How effective is European support for farming and agriculture? Well, the numbers speak for themselves: rural economies are in bad shape.
Between 2005 and 2010, 2.5 million farms were lost in the EU, with the average farm size increasing. Between 2000 and 2012, European agriculture lost 4.8 million jobs. Small farms tend to be more labour intensive with 53% of the workforce working on small sized farms.
In other words, a handful of super-industrialised farms - heavily dependent on chemical inputs monocultures and imported soya for the livestock sector - rule the game. As a consequence, farming suffers from a corresponding reduction in agricultural labour, which results in lower rural employment.
This situation raised concerns in the European Parliament, which has looked at the potential of the Common Agricultural Policy (CAP) to improve job creation in rural areas. The report covering this matter was voted on Thursday 26th October.
Greens managed to significantly improve this EP initiative by bringing in broader perspectives on the effectiveness and fairness of the existing CAP in terms of job creation.
Thanks to the Green MEPs, the text insists on the failure of the current CAP to properly redistribute payments to small farmers: at the moment, the 13% richest beneficiaries receive 74% of CAP payments. For the Greens, CAP direct payments should only go to people whose main activity is agriculture, and not just landowners. We also need incentives for farmers to diversify income streams (for example through renewable energy and eco-tourism) and support small and diverse farm structures, more resilient to crises and better benefiting local communities.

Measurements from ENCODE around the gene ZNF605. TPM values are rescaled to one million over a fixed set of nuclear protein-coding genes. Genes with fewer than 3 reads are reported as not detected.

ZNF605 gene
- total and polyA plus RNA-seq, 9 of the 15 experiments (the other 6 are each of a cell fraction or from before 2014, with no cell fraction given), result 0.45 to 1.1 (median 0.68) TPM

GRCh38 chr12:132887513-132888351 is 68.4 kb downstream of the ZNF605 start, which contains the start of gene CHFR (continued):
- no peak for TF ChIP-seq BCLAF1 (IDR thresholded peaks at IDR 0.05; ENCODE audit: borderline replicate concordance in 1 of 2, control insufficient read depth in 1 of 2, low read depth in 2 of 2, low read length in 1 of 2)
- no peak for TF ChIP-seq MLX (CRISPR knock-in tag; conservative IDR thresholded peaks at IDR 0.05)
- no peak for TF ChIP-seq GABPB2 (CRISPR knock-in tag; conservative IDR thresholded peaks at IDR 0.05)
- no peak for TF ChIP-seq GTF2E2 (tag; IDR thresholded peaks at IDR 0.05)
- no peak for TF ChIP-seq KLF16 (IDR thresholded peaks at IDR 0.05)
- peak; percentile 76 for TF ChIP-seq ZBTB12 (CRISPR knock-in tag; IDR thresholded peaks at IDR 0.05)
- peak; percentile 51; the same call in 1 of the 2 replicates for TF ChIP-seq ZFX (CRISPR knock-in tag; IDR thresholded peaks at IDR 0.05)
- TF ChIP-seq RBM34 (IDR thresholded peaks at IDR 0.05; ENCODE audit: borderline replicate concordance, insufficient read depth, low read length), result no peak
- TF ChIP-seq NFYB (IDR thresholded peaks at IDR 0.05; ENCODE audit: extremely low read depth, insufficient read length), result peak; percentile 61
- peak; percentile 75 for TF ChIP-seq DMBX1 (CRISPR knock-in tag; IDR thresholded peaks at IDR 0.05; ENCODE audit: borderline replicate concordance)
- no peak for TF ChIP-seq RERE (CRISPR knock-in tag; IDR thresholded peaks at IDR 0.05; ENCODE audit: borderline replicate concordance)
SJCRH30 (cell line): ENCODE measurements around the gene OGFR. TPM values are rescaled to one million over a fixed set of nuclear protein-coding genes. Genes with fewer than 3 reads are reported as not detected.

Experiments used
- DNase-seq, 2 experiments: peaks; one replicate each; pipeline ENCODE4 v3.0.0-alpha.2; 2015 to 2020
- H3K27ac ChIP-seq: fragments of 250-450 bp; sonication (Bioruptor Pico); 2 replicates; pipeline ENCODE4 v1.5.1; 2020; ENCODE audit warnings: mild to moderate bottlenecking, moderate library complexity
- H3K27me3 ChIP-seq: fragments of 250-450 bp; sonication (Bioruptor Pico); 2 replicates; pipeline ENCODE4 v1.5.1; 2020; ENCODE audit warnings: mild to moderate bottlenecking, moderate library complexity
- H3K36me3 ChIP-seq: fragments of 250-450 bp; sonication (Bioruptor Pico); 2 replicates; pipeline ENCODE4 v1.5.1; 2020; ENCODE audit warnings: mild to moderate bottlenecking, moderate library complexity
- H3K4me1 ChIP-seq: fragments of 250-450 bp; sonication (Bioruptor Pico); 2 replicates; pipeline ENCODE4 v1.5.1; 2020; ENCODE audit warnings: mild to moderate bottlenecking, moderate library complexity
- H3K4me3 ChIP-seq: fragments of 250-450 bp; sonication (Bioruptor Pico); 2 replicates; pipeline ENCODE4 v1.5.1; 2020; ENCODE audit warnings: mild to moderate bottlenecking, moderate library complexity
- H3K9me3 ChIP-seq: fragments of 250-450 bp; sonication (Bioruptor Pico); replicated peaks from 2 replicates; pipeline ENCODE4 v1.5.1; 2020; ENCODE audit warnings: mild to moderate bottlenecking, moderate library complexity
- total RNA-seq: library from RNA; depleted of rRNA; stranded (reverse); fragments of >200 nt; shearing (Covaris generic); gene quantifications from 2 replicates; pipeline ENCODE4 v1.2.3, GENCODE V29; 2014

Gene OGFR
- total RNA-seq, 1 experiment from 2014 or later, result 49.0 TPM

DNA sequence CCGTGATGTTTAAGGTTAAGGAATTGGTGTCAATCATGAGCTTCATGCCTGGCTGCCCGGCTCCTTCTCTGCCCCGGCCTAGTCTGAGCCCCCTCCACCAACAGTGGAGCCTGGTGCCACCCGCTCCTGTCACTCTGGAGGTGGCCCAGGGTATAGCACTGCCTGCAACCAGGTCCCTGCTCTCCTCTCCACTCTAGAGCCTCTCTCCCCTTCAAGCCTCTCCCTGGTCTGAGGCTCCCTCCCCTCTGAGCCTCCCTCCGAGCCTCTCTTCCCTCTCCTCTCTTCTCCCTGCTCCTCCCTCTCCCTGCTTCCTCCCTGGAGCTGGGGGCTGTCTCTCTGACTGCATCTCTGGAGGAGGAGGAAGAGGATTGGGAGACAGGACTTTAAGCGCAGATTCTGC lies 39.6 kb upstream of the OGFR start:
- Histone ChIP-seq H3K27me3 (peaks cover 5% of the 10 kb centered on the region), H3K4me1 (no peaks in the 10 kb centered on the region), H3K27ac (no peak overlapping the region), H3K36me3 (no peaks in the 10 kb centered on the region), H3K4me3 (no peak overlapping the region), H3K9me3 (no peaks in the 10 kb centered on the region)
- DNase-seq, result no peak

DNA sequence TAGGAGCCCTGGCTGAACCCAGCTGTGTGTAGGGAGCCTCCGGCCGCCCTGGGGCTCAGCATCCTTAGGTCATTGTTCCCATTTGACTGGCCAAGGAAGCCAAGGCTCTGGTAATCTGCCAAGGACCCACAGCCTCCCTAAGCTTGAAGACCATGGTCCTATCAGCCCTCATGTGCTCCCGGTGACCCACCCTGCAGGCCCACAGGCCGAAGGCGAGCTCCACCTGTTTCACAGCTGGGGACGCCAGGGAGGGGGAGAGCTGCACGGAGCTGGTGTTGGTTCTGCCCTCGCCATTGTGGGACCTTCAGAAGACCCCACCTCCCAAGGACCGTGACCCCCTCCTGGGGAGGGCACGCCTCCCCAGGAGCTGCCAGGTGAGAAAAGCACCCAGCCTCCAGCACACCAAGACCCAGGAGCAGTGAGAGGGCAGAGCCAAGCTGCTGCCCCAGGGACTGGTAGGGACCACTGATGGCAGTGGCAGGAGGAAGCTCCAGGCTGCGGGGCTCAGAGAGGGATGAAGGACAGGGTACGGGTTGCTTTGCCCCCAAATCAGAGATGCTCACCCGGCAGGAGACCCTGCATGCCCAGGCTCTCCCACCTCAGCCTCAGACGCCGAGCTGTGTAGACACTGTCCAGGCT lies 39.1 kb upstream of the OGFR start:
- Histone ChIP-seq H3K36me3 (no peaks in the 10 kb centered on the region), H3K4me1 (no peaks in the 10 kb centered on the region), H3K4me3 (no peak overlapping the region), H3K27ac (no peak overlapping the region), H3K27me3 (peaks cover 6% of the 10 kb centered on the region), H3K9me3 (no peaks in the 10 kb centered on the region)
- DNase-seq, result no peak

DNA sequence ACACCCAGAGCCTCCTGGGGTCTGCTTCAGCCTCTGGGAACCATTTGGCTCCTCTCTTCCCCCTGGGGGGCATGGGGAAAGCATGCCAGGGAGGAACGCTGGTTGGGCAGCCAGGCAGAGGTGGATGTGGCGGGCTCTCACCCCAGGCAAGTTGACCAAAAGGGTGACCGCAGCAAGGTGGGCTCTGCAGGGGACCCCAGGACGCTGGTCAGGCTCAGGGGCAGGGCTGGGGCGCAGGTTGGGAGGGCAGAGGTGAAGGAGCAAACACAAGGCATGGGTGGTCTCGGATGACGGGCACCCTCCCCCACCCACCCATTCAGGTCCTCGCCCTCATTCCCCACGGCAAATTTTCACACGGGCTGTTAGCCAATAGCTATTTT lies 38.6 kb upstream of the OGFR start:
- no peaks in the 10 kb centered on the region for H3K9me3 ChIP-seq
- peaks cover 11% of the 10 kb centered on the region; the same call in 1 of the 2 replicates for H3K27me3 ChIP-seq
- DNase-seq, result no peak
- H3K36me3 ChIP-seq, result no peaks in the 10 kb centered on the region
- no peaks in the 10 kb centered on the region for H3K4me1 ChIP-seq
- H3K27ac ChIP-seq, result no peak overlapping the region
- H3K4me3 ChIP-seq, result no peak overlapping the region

Green MEPs also called for binding rules on fair payment in the food supply chain to make sure that farmers receive an adequate share. We also highlighted the potential of sustainable farming and food systems, especially organic farming, to create decent employment and encourage people to live and work in the countryside.
Finally, Green MEPs pushed for a clear statement that trade agreements like TTIP, CETA and MERCOSUR pose a significant threat to EU agricultural and employment markets, and pointed out that free-trade agreements should not lead to unfair competition for small farms, nor undermine local economies. ) Unfortunately all language critical of real threat of TTIP was deleted following the vote. However, and although we regret that, the report remains noteworthy for the CAP reform ahead.
MEP Bronis Ropė, who was the Greens’ spokesperson on this report, underlines the main objectives we need to achieve in order to improve job potential in rural areas:
”Rural Europe today faces multiple challenges, due to a worldwide overproduction crisis, and as a result of mistakes made in regulation of the agricultural sector.. The reviewed and future CAP must focus on sustainable agriculture, satisfying the demand of Europeans for safe and healthy food, preservation of the natural environment, and generating means for sustainable development,.
“The future CAP must also look at the key task of developing structural measures, protecting producers from the paramount challenge of today: farmers being squeezed between low prices for their products and higher production costs, often due to input dependency, while also having to cope with market and climatic volatility. Ensuring sustainable development of rural areas, which produce quality and high added value products, is a key factor to create more quality jobs.. Furthermore, the aim of even distribution of sustainable development of European rural areas will remain heavily compromised if current differences in the level of direct payments are maintained.”